The leaf spring 18 has a plurality of integrally formed leafs having circular shaped connecting engs 62. The ends 62 provides a more consistant biasing force throughout the length of the biasing effect of the spring 18. The end leaf 64 has a flat surface acting as a pusher plate to push the clips 16 in the direction of the side-byside relationship toward the dispensing position.
DISPENSING OPERATION Dispensing a single clip 66 from the dispenser will now be described. Referring to FIG. 5, depressing the operable member 52 causes the clip engaging end 54 to engage the top edge of the clip 66 near one end 68 and pivots the clip 66 about the abutment 32 by pushing the end 68 into the recess 30. The other end 70 of clip 66 is thereby lifted through the exit aperture 50 to a substantially vertical projected position. The adjacent biased clip holds the clip 66 in the projected position. The projected clip 66 may be conveniently removed from the dispenser at any time. The projected clip 66 holds the adjacent biased clip away from the clip engaging end 54 thereby permitting the operable member 52 to return to the initial position with minimum resistance. However, the projected clip 66 may be removed from the dispenser while the operable member 52 is held depressed. If this is done, the internal biasing force of the resilient material is sufficient to return the operable member 52 to its initial position even though the next clip is biased against the clip engaging end 54 by the spring 18. The projected clip 66 may be conveniently removed by lifting the clip 66 substantially vertically. Since the clip engaging surface 34 is free of obstructions, the clip 66 readily slips out from the dispenser.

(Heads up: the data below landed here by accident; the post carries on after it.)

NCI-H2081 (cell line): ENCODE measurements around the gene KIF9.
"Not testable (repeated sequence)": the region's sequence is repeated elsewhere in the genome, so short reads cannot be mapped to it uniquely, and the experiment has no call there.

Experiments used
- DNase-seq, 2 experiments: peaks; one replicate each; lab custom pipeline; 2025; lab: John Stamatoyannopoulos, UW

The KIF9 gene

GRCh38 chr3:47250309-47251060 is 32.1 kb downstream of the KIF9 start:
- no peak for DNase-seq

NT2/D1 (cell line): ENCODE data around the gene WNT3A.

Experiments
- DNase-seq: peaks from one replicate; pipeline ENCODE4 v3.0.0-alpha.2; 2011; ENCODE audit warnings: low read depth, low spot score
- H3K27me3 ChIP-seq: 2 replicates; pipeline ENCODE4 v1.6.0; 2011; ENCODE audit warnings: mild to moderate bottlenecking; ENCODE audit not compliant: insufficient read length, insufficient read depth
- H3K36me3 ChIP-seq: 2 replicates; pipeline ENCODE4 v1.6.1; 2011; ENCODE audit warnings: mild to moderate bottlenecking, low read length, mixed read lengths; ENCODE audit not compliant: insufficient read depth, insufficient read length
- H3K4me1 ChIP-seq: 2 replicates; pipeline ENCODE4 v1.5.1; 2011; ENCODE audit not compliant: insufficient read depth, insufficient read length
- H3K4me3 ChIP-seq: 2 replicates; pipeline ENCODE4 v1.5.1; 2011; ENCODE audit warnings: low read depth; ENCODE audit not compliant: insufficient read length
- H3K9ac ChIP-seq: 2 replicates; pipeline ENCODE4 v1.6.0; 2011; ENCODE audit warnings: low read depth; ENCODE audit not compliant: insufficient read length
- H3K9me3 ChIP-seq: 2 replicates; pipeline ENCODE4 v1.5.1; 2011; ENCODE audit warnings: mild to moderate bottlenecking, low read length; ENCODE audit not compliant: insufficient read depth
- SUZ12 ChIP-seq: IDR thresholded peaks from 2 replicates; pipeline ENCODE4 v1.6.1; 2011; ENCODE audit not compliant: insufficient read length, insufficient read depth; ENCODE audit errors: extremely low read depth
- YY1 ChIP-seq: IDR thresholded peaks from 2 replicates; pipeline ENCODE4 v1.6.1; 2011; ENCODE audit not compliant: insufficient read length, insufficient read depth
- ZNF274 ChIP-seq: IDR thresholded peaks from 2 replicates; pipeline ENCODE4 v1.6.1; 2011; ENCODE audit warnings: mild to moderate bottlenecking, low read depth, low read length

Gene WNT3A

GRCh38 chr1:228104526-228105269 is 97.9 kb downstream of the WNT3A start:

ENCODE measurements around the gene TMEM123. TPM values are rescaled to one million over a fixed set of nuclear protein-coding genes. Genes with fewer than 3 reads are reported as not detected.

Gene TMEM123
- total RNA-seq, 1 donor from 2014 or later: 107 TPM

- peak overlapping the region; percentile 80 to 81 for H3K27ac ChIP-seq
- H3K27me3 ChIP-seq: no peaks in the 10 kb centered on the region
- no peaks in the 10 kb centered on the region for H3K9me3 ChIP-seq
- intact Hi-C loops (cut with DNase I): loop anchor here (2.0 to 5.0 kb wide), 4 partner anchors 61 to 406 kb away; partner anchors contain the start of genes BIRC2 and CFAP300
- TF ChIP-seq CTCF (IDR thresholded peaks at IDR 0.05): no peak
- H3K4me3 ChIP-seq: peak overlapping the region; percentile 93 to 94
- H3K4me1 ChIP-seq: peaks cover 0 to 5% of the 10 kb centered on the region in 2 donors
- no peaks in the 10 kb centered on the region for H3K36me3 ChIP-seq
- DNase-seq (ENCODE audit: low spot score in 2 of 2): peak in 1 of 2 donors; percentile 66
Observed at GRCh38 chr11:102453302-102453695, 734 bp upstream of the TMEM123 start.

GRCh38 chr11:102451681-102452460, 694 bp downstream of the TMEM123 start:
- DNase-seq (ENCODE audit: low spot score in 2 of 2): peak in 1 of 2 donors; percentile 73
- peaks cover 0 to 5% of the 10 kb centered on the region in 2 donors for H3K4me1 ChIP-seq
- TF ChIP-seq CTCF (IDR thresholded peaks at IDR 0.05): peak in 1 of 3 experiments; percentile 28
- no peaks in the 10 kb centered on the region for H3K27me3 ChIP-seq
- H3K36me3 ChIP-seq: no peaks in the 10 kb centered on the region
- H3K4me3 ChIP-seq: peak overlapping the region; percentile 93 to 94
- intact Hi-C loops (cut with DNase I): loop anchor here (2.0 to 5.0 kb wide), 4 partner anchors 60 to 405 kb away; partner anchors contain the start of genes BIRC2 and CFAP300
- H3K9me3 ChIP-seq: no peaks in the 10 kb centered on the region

With the operable member 52 in its initial position and with clip 66 removed from the dispenser, the spring 18 advances the stack of clips 16 toward the clip dispensing position until the next clip is positoned against the clip engaging surface 34. The dispenser is now ready for a repeated operation to project another clip from the dispenser.
What is claimed is:
1. A paper clip dispenser comprising:
a housing supporting a plurality of clips in a side-byside relationship; the housing having a bottom wall and an end wall, the end wall defining a clip engaging surface for the end one of the plurality of clips, the bottom wall having a recess extending downward along the clip engaging surface; an abutment formed by the recess; the housing having an exit aperture in alignment with the clip engaging surface of the end wall; and